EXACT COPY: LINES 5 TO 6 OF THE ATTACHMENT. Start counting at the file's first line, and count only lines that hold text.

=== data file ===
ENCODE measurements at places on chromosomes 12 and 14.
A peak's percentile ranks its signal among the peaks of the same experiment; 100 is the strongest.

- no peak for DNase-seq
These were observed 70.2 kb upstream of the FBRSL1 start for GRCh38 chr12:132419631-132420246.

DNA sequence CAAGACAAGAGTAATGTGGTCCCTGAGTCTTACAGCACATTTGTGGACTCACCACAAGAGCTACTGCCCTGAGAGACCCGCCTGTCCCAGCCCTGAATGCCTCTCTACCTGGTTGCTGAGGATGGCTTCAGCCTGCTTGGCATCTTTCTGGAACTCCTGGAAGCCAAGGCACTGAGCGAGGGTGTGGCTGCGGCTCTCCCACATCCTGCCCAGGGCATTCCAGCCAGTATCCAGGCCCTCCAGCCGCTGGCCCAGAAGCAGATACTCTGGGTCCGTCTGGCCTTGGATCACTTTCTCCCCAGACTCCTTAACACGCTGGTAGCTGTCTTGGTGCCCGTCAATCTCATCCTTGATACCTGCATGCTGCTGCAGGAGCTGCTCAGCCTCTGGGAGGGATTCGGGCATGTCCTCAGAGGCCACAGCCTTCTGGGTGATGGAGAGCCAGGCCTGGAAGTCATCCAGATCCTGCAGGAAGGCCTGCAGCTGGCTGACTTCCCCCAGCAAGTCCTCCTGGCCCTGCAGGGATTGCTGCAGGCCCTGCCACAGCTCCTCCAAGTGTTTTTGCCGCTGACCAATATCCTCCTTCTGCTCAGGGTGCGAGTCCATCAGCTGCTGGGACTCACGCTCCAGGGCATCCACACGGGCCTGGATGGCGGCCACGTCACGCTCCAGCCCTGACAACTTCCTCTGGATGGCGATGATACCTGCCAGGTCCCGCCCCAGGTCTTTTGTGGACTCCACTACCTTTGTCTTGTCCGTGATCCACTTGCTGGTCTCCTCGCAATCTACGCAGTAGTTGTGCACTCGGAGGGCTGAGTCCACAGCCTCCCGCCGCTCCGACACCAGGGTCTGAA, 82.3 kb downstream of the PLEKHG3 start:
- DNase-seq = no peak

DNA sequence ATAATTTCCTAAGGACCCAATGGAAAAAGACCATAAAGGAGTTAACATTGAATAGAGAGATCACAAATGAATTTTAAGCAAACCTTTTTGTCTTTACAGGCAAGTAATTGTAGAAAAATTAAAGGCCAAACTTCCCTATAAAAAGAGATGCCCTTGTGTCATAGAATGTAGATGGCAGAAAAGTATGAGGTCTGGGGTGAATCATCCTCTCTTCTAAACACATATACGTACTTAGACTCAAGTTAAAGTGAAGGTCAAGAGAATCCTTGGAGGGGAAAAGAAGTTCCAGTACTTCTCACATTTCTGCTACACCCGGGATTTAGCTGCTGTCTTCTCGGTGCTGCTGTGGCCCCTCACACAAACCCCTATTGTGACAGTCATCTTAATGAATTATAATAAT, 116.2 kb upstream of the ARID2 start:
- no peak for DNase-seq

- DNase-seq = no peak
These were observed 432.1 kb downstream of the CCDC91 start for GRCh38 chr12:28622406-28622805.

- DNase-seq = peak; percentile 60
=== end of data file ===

DNA sequence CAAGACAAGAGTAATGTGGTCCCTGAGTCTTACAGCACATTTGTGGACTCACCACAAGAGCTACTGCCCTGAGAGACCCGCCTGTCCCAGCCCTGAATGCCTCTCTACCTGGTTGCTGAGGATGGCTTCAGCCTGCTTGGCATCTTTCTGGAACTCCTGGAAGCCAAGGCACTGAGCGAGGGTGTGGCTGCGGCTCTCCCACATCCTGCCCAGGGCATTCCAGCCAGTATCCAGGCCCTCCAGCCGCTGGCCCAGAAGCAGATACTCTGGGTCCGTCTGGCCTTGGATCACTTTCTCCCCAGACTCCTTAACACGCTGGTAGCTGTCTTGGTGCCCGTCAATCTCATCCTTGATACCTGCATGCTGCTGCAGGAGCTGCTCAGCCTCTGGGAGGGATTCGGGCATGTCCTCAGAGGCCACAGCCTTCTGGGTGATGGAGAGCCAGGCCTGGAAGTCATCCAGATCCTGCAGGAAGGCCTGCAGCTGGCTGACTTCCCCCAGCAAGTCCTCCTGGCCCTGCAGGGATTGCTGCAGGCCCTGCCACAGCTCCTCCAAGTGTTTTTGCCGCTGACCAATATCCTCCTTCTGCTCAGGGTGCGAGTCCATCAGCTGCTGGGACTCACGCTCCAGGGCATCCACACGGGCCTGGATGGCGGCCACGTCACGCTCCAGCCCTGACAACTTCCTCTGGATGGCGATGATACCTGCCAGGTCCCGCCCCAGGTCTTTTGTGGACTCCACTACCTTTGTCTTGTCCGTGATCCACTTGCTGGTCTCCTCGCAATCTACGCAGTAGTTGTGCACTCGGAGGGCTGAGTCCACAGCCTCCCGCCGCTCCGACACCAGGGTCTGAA, 82.3 kb downstream of the PLEKHG3 start:
- DNase-seq = no peak